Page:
Photo Credit: Courtesy the Knesset
PM Netanyahu during a special Knesset session called by the opposition, Nov. 13, 2017.

Prime Minister Benjamin Netanyahu told the Knesset plenum that Iran knows Israel will “not accept” its permanent presence in Syria, adding “I have clarified to our friends in Washington and our friends in Moscow that we will operate in Syria, including southern Syria, in accordance with our understanding and in accordance with our security needs.”

Netanyahu took part in Monday’s special Knesset session on the topic of “The political challenge the Israeli government faces in light of newly created opportunities,” this after the opposition collected 40 signatures petitioning his presence in the debate.

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During the session, PM Netanyahu mentioned that earlier in the day he had hosted in his office a special emissary of Japanese Prime Minister Shinzō Abe, who invited him to visit Japan and informed him that Japanese investments in Israel have increased 20-fold over the past three years.

Netanyahu continued: “Yesterday I received a very warm letter from letter from [US President Donald Trump], who thanked me for Israel’s support of the US’ stance against the Iranian nuclear program. A week ago I received a letter from [Chinese President Xi Jinping] in which he praised the special bond that is being created between China and Israel.”

Netanyahu also said he had recently spoken with Russian President Vladimir Putin on matters concerning Israel’s security, and mentioned that in a few weeks he is scheduled to visit India. He also said that over the weekend he had held a phone conversation with Egyptian President Abdel Fattah el-Sissi – “a conversation that was important for the security of both countries.”

“All these examples are just a small sample. We are turning Israel into a rising world force,” said the prime minister. “There is no precedent for this in our history. Any intelligent person can see this. These opportunities were not created; we are creating them by nurturing our economic and technological strength and by freeing the market.”

“We’ve been nurturing military and intelligence power,” PM Netanyahu said in his speech. “This necessitates a great deal of money, which also comes from growth. The combinations of technological-economic power, with military-intelligence power, create the third power that is international power—a great international, diplomatic power the likes of which Israel has never had.”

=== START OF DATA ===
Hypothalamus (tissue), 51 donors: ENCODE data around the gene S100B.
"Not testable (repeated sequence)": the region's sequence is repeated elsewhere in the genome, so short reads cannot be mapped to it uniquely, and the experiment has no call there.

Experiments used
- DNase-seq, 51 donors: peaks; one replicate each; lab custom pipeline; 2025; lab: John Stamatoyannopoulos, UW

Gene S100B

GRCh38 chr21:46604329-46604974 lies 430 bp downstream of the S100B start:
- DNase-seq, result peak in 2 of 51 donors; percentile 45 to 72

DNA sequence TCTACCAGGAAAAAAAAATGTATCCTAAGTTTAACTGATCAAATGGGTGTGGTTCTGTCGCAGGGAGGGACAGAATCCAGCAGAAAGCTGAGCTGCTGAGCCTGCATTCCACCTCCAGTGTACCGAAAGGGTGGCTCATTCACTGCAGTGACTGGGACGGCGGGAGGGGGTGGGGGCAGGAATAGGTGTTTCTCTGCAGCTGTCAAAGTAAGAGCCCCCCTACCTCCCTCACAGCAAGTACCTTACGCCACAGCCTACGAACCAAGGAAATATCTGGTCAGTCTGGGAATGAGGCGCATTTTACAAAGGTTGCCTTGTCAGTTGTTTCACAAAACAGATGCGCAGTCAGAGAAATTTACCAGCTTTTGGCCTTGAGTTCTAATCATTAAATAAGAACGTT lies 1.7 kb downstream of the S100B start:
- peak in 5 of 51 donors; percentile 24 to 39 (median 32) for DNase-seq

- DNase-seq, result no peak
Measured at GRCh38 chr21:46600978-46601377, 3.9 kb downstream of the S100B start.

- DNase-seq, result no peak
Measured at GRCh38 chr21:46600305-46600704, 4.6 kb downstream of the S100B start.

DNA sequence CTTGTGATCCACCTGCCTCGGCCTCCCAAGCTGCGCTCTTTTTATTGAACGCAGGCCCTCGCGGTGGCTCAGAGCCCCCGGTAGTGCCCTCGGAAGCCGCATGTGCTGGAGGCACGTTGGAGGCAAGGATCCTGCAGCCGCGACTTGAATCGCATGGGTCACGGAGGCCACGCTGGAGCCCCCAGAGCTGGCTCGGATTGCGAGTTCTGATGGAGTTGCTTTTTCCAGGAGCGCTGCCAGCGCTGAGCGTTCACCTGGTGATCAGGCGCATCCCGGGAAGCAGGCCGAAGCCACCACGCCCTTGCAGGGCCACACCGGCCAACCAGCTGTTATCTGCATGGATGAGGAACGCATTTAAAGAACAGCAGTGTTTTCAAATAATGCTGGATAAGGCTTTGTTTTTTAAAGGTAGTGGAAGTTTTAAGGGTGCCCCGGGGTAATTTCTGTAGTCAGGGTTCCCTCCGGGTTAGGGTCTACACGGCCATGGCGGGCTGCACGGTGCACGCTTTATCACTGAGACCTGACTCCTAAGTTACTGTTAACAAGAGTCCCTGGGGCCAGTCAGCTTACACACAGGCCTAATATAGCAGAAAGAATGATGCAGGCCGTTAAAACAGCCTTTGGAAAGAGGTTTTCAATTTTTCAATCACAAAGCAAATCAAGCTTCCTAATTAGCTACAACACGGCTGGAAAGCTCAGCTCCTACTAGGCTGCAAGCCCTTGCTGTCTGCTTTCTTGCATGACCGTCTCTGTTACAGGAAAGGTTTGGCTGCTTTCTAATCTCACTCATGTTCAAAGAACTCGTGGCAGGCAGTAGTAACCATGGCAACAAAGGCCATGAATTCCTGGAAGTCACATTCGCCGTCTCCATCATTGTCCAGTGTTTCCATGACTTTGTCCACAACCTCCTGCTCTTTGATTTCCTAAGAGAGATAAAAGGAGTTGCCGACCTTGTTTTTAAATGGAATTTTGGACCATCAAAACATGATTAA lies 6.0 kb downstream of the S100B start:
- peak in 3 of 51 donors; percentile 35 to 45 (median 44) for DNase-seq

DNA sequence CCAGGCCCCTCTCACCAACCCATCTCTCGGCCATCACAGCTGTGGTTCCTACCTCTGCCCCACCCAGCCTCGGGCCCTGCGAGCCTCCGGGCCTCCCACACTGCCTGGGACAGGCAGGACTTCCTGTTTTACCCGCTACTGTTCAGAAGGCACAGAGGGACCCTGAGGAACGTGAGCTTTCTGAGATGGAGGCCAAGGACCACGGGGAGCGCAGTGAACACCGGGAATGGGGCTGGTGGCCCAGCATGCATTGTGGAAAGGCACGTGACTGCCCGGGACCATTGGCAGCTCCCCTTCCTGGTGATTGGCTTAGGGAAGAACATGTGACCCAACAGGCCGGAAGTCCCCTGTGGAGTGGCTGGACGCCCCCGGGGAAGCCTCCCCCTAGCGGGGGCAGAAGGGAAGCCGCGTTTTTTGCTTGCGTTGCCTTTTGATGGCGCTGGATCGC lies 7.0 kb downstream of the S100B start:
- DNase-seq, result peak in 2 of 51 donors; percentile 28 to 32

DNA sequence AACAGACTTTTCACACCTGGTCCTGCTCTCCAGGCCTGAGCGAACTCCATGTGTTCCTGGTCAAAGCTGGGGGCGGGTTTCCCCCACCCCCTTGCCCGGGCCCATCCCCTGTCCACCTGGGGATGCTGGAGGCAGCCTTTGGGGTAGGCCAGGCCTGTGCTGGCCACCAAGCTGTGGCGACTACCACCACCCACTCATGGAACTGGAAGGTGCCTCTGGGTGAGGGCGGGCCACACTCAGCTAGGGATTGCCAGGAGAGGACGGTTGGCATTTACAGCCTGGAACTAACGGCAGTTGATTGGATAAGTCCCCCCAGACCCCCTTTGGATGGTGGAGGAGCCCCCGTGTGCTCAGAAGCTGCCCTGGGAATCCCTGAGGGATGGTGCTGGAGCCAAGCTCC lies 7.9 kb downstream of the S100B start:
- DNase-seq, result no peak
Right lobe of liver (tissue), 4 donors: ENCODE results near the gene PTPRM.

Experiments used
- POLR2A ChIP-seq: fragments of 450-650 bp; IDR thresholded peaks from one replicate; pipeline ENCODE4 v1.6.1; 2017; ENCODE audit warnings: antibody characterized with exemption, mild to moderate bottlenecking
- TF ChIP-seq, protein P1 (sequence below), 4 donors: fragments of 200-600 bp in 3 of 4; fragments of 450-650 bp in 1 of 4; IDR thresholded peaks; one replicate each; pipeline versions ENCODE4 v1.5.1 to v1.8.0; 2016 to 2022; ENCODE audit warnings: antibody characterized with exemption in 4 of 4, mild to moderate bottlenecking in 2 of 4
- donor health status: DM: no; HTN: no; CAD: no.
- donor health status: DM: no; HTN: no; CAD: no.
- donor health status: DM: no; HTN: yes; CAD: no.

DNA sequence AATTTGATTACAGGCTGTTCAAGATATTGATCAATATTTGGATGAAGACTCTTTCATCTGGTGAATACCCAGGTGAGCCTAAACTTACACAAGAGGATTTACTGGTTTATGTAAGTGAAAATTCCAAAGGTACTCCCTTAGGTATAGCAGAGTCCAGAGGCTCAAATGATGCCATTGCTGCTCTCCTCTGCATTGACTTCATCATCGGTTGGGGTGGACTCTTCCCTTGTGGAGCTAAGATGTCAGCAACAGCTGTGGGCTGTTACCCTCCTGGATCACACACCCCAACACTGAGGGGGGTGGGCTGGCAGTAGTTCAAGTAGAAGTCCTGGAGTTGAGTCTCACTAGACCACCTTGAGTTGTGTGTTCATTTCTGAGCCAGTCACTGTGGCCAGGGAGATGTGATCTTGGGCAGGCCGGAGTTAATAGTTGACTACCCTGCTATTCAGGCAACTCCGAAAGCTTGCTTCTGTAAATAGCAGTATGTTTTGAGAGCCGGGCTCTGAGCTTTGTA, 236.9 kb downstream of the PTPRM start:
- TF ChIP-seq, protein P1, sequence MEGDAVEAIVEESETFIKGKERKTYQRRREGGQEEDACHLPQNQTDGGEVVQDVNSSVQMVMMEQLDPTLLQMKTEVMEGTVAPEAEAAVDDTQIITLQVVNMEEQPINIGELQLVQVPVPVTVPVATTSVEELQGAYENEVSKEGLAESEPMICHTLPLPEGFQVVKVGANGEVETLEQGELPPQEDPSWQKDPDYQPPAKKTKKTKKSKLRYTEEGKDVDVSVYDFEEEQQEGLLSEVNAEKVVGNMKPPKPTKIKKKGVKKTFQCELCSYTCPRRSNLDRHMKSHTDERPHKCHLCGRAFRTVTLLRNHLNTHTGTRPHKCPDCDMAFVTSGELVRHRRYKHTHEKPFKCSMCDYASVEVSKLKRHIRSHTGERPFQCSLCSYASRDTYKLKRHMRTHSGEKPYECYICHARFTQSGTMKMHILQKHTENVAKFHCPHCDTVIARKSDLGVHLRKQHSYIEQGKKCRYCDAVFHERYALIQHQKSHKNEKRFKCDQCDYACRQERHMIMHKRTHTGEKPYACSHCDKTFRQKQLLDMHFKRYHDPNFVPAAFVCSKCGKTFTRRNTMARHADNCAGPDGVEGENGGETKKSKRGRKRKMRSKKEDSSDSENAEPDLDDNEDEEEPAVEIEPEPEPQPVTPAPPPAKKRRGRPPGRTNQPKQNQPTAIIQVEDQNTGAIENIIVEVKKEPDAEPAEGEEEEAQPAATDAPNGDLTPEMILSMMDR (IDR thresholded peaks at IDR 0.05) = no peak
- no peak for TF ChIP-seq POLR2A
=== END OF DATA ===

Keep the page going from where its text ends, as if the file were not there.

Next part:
“Countries are lining up to improve their ties with us,” he said, adding, “Let’s agree once and for all that there is no diplomatic tsunami or diplomatic isolation, but a diplomatic renaissance.”

“Compared to what is happening in the region – we are not missing opportunities, but creating them. For obvious reasons, I cannot divulge the details of everything we’re doing to tighten relations with various entities around us,” Netanyahu said, stating that “We stand shoulder to shoulder with moderate nations in the Arab world, be it against Iran or ISIS. This coming closer is good for security, and I believe it will eventually also be good for peace.”

MK Omer Barlev (Zionist Camp) challenged the prime minister, saying, “Russia, the United States and Jordan asked for a ceasefire agreement in Syria, and who was not present in the room? We weren’t. How did it come about that the buffer zone in the Golan Heights was determined for us by others? How did it happen that, according to the agreement, Iran will be at our doorstep? You Bibi, you allow this on your watch. And again, with zero achievements.”

Opposition leader MK Isaac Herzog (Zionist Camp) told PM Netanyahu, “If you want elections, say so. Ask your partners [if they want elections]. In my opinion, and in the opinion of many, you will not win an election. You say the public must decide. Why not then? Let’s go back to the voters.”

MK Michal Rozin (Meretz), who opened the session, said, “The settlements are the greatest security threat. They are the ones that separate us from the possibility of living in our country in peace and weaken the IDF in an unprecedented way.”

MK Yoav Kisch (Likud) said, referring to the new Nationality Law which is making the rounds in the Knesset, said to the opposition MKs: “It is so ironic that the topic of this discussion is Israel’s diplomatic situation in light of the opportunities that have been created, while just this week it was published that some of those who are speaking here are acting against the State, and even more so against the basic right of the Jewish People to a Jewish state in the Land of Israel, and join our enemies in criticizing the Balfour Declaration. They will take to this podium and preach to the prime minister about diplomatic isolation.”

MK Ayman Odeh (Joint List) said, “The prime minister is up to his neck in investigations; the citizens have almost lost count. When Netanyahu is stressed he does what he does best – incites and divides.” The government’s “flag law,” MK Odeh said, “determines that the Arabs are second-class citizens.” He added, “Your diplomatic vision is to forever live on the sword.”

Education Minister Naftali Bennett (Habayit Hayehudi) also addressed the opposition members: and said “You keep saying no, but what is your alternative? We present a plan and you keep scaring us. You spoke of the demographic threat, but the birth rate among Jews is higher; you spoke of a diplomatic tsunami – what diplomatic tsunami? People are making pilgrimages [to Israel]. You say it will ruin the economy, but our GNP is increasing while unemployment is decreasing.” Minister Bennett also suggested that Israel impose its sovereignty over Area C of Judea and Samaria.

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